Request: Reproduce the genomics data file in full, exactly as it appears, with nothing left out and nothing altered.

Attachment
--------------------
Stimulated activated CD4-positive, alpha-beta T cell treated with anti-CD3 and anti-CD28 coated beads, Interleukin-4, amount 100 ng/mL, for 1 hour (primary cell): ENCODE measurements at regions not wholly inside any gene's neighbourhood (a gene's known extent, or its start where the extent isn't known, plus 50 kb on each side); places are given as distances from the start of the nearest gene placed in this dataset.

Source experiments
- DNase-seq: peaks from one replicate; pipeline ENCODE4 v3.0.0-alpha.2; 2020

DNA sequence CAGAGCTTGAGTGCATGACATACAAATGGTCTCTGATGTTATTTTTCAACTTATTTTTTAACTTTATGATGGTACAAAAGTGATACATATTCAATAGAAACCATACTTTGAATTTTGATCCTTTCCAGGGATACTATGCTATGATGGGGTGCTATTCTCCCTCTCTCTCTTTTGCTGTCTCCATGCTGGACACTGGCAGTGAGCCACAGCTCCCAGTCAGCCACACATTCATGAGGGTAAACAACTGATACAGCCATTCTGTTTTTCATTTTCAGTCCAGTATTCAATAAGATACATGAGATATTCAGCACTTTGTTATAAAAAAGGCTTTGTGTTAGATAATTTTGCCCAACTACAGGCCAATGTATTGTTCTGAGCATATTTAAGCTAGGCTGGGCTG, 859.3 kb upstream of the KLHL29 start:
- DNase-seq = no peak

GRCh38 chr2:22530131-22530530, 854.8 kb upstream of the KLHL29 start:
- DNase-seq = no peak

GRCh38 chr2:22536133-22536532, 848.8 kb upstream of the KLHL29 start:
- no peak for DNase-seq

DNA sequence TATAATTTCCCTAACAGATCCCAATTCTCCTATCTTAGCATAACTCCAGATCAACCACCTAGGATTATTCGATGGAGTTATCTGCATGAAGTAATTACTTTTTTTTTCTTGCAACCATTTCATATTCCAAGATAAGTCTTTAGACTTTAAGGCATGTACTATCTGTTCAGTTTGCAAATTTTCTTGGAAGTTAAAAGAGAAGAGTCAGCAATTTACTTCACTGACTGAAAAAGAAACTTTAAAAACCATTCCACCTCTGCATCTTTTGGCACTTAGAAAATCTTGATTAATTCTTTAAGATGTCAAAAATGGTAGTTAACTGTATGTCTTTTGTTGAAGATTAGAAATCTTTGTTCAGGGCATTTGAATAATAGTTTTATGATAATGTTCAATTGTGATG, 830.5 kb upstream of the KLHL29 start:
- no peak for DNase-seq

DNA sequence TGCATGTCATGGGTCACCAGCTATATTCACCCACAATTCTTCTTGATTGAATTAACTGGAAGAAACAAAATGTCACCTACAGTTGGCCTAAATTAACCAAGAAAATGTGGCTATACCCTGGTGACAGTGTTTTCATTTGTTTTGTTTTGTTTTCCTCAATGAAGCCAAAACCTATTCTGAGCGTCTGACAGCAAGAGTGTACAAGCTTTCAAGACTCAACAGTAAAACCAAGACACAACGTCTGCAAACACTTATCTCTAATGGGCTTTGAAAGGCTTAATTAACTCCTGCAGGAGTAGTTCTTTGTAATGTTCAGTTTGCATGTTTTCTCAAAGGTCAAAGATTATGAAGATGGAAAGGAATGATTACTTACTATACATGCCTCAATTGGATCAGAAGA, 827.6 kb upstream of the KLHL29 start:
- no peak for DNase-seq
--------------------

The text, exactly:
Stimulated activated CD4-positive, alpha-beta T cell treated with anti-CD3 and anti-CD28 coated beads, Interleukin-4, amount 100 ng/mL, for 1 hour (primary cell): ENCODE measurements at regions not wholly inside any gene's neighbourhood (a gene's known extent, or its start where the extent isn't known, plus 50 kb on each side); places are given as distances from the start of the nearest gene placed in this dataset.

Source experiments
- DNase-seq: peaks from one replicate; pipeline ENCODE4 v3.0.0-alpha.2; 2020

DNA sequence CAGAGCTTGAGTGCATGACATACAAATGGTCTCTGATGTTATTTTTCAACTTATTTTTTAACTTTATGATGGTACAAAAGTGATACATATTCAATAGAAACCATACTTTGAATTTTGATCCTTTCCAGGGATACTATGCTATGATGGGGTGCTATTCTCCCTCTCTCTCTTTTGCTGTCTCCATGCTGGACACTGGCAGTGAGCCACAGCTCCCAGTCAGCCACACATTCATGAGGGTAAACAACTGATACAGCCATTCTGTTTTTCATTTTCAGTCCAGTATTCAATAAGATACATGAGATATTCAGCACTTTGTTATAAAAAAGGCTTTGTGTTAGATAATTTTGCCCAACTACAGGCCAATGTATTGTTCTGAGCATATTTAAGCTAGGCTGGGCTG, 859.3 kb upstream of the KLHL29 start:
- DNase-seq = no peak

GRCh38 chr2:22530131-22530530, 854.8 kb upstream of the KLHL29 start:
- DNase-seq = no peak

GRCh38 chr2:22536133-22536532, 848.8 kb upstream of the KLHL29 start:
- no peak for DNase-seq

DNA sequence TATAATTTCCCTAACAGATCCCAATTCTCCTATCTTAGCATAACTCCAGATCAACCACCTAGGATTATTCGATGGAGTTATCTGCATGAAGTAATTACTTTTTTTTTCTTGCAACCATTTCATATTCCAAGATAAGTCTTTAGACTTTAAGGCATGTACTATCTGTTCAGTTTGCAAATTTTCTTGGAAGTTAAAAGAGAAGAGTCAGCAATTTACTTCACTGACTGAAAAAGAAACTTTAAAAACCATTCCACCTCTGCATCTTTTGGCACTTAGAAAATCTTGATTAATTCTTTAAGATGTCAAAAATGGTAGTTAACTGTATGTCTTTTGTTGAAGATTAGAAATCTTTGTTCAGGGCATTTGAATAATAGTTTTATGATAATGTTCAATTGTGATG, 830.5 kb upstream of the KLHL29 start:
- no peak for DNase-seq

DNA sequence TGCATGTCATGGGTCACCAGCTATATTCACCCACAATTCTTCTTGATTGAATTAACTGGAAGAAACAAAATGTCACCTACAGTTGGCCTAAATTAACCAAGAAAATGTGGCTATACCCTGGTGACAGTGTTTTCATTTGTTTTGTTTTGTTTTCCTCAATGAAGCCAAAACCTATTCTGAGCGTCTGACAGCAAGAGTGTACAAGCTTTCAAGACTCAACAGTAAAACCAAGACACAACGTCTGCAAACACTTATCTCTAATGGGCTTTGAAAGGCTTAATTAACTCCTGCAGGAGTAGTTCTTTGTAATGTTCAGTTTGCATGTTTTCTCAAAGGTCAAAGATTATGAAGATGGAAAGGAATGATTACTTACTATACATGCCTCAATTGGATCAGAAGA, 827.6 kb upstream of the KLHL29 start:
- no peak for DNase-seq